Danish auteur drives into Cannes best director slot

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Danish auteur Nicolas Winding Refn who won the best director prize for his high-octane film noir "Drive" at Cannes Sunday has a track record for blood-soaked crime films.

Based on a James Sallis novella, "Drive" is the tale of Canadian actor Ryan Gosling's solitary Hollywood stunt-car driver and part-time wheelman for armed robbers who morphs into a cold-blooded killer after a pawn-shop heist gone bad.

Refn, 40, who calls "The Texas Chainsaw Massacre" his all-time favourite movie, is the son of Anders Refn who edited fellow Dane Lars von Trier's "Breaking the Waves" which won Cannes' Jury Prize in 1996.

In the same year, Refn, who grew up in the United States, made the first instalment of the "Pusher" trilogy of films about Copenhagen's criminal underworld.

He went on in 2006 to make the ultra-violent movie "Bronson" about a real-life prisoner in the English jail system.

Refn said at Cannes that he was inspired to make "Drive" by reading Grimm fairy tales to his daughter.

"While I was reading them, I thought it would be interesting to make a movie just like a fairy tale," he said, albeit one about a "psychotic" man of few words who drives the streets like a knight "looking for someone to save".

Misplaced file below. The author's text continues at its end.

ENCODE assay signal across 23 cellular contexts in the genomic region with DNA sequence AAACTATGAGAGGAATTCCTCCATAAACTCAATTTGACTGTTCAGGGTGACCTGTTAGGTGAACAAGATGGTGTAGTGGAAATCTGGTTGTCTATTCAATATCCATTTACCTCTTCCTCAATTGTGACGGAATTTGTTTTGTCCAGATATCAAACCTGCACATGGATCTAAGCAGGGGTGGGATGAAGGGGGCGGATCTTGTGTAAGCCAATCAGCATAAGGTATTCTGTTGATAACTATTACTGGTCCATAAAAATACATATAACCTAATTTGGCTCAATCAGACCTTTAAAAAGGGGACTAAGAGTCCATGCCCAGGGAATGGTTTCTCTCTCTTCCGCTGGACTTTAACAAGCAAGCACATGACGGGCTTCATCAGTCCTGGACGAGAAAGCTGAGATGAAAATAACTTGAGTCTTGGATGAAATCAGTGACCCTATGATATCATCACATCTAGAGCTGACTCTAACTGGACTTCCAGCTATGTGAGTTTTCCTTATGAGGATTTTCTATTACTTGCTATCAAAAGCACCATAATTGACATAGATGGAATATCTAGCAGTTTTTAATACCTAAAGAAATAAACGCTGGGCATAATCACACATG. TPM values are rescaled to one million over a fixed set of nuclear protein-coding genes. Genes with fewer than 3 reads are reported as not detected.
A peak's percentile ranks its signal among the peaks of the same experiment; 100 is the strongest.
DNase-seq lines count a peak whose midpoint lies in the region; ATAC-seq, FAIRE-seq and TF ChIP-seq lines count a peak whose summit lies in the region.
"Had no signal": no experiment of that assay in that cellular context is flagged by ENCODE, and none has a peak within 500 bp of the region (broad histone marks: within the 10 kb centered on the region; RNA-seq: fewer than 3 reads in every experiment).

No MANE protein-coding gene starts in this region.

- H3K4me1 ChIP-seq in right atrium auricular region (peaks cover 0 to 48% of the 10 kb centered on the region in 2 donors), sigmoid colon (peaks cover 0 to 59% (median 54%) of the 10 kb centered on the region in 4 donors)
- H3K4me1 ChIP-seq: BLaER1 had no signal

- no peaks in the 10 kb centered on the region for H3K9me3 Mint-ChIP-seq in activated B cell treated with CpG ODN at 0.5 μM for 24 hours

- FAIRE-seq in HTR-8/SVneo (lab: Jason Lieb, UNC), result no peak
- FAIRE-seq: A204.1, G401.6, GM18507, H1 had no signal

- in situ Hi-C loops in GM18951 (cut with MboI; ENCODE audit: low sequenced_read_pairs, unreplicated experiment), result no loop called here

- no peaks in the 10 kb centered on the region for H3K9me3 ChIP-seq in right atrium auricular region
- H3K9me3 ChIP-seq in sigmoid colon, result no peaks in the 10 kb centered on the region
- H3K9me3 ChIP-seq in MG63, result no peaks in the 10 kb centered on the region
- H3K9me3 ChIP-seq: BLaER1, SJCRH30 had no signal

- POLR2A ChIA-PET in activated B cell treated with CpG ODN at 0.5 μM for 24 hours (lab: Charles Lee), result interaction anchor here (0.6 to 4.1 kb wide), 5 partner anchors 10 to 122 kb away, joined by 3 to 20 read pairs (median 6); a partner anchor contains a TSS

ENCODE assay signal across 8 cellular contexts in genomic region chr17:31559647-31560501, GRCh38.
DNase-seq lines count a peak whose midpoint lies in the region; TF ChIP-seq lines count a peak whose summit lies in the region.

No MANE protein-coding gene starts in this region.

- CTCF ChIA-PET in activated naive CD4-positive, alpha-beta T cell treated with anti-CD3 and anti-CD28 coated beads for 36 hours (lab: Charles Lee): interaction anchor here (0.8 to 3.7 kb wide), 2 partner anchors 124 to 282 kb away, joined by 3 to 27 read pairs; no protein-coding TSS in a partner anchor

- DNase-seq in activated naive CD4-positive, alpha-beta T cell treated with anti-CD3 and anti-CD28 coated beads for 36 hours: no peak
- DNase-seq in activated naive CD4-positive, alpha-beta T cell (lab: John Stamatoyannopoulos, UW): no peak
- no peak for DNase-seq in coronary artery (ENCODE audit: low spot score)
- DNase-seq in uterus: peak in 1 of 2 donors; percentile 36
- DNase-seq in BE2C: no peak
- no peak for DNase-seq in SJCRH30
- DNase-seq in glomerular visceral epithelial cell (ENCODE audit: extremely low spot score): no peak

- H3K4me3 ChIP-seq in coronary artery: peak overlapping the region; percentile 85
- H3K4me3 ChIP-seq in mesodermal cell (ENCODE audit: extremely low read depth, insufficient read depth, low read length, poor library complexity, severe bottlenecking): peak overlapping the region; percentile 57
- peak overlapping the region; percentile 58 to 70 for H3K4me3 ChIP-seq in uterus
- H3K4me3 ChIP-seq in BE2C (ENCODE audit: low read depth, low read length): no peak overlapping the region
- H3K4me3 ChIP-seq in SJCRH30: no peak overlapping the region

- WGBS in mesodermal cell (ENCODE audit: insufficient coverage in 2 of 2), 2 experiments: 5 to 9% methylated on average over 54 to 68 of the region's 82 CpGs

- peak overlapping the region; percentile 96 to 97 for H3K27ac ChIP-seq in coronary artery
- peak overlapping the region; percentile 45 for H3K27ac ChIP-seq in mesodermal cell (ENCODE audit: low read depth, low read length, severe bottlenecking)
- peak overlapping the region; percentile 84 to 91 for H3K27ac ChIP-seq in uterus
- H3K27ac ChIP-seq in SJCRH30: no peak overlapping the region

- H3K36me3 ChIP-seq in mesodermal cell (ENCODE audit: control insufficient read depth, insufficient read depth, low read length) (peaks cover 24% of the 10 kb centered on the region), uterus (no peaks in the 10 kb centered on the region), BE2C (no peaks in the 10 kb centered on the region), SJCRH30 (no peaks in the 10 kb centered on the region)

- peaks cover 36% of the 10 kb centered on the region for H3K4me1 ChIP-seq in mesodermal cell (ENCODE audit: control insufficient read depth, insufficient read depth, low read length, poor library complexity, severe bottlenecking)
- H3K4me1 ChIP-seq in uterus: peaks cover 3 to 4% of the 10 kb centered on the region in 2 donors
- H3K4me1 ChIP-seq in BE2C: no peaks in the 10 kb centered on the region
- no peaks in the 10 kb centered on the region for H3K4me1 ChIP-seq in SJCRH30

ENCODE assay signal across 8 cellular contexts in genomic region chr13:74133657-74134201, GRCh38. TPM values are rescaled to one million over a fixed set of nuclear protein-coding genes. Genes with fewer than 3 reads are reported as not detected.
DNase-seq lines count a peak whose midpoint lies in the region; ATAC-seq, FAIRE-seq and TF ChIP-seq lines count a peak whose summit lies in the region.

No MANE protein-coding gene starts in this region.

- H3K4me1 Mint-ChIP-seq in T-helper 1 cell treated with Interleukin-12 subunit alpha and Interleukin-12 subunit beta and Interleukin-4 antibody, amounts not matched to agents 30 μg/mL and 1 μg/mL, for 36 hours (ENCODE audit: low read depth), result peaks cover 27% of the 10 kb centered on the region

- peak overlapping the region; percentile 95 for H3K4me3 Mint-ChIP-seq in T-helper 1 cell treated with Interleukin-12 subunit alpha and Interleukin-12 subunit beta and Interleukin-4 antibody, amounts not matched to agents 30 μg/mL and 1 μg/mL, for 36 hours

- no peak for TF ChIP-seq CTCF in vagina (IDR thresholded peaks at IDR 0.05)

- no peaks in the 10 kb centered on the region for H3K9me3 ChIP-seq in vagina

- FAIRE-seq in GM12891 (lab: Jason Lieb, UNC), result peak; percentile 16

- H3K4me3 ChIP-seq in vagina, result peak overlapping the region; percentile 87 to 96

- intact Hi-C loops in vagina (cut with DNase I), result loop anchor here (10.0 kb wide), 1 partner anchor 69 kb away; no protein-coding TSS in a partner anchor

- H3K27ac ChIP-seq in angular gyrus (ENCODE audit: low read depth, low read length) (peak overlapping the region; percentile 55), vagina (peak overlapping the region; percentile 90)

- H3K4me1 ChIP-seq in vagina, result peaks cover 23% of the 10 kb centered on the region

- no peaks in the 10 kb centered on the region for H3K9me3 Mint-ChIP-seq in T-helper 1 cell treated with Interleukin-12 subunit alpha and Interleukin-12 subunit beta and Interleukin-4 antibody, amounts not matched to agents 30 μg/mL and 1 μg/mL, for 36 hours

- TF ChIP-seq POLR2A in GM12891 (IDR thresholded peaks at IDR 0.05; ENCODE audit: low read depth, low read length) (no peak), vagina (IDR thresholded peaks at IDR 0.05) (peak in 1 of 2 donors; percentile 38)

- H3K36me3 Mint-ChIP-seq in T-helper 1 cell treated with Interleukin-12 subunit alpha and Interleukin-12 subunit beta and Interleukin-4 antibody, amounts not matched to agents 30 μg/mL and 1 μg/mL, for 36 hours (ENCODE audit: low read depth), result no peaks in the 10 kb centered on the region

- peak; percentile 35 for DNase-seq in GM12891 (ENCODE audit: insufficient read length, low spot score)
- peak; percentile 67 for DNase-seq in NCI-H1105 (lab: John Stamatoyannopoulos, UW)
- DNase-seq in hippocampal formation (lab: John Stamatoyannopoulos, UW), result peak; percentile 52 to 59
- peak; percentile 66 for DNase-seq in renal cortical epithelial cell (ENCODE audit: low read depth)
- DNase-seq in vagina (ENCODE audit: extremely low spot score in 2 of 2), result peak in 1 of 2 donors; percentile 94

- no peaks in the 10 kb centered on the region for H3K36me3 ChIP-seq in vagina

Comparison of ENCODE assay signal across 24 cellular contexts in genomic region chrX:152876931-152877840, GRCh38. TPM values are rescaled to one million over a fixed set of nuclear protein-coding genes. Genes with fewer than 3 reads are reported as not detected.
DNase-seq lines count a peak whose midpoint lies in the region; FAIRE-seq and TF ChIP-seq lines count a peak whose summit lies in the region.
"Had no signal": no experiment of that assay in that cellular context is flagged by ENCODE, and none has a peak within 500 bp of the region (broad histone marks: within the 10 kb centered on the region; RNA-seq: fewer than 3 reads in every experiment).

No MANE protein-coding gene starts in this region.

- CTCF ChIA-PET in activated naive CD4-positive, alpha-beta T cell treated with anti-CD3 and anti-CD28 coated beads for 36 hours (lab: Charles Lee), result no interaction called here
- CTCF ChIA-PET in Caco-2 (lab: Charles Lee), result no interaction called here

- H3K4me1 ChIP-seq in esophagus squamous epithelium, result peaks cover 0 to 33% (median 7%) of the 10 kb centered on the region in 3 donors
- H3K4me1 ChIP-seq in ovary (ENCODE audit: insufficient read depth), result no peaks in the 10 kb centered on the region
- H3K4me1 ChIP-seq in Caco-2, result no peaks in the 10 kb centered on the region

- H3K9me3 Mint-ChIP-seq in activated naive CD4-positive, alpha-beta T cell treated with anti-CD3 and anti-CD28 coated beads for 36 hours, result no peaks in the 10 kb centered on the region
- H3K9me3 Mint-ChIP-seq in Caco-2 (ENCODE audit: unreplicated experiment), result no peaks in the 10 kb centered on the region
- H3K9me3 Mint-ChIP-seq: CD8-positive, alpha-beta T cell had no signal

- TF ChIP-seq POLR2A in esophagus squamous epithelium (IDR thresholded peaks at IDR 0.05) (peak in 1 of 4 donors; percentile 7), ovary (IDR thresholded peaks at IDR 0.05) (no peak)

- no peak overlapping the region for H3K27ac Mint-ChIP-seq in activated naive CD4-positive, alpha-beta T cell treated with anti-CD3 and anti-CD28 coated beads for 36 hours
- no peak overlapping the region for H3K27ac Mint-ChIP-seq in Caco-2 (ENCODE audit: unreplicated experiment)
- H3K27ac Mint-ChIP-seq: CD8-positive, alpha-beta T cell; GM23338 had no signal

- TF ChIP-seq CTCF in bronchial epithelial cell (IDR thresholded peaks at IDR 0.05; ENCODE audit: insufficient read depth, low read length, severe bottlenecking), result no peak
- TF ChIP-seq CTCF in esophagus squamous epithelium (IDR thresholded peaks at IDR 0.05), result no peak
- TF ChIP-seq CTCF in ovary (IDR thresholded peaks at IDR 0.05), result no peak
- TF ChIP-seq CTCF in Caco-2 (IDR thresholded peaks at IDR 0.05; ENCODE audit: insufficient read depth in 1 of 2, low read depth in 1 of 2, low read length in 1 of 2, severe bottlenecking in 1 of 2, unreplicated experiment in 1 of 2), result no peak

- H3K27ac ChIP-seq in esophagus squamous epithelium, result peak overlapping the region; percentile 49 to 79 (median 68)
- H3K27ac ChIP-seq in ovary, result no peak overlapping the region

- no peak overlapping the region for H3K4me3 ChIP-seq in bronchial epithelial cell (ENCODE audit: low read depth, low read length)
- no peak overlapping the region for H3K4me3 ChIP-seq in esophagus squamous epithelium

"Drive" makes the most of its bleak La La Land setting and an all-American cast of wheels including a plain-vanilla Chevrolet Impala, a pimped-up Monte Carlo and an elephantine Chrysler 300 that Gosling totals with a Ford Mustang.

"The film had to be shot in Los Angeles because the book is very much about movie mythology," said the director, who ironically has no driver's licence. "And my wife wasn't going to live in Detroit."

Refn was one of two Danes in the running for the Palme d'Or. The other was van Trier, who was barred Thursday from the festival over remarks he made about Hitler, although his "Melancholia" remains in competition.

Cannes jury president Robert De Niro no doubt saw something of Travis, his legendary "are you lookin' at me" character in Martin Scorsese's Palme d'Or winner "Taxi Driver", in Gosling's crisp portrayal of Driver.

Fellow juror Uma Thurman would likewise have felt at home with the shotgun blasts and gushing blood that recall her work with Tarantino in another Cannes winner, "Pulp Fiction".

© 2011 AFP

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